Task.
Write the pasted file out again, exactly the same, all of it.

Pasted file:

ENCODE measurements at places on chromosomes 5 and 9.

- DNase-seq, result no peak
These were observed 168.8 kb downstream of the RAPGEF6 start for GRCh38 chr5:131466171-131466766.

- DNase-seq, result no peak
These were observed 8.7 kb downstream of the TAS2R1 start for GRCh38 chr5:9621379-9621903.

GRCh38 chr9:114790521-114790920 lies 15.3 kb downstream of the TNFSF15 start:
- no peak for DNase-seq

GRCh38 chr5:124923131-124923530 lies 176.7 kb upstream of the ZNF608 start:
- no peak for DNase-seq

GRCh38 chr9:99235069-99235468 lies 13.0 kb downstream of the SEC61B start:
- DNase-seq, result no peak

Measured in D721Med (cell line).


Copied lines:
ENCODE measurements at places on chromosomes 5 and 9.

- DNase-seq, result no peak
These were observed 168.8 kb downstream of the RAPGEF6 start for GRCh38 chr5:131466171-131466766.

- DNase-seq, result no peak
These were observed 8.7 kb downstream of the TAS2R1 start for GRCh38 chr5:9621379-9621903.

GRCh38 chr9:114790521-114790920 lies 15.3 kb downstream of the TNFSF15 start:
- no peak for DNase-seq

GRCh38 chr5:124923131-124923530 lies 176.7 kb upstream of the ZNF608 start:
- no peak for DNase-seq

GRCh38 chr9:99235069-99235468 lies 13.0 kb downstream of the SEC61B start:
- DNase-seq, result no peak

Measured in D721Med (cell line).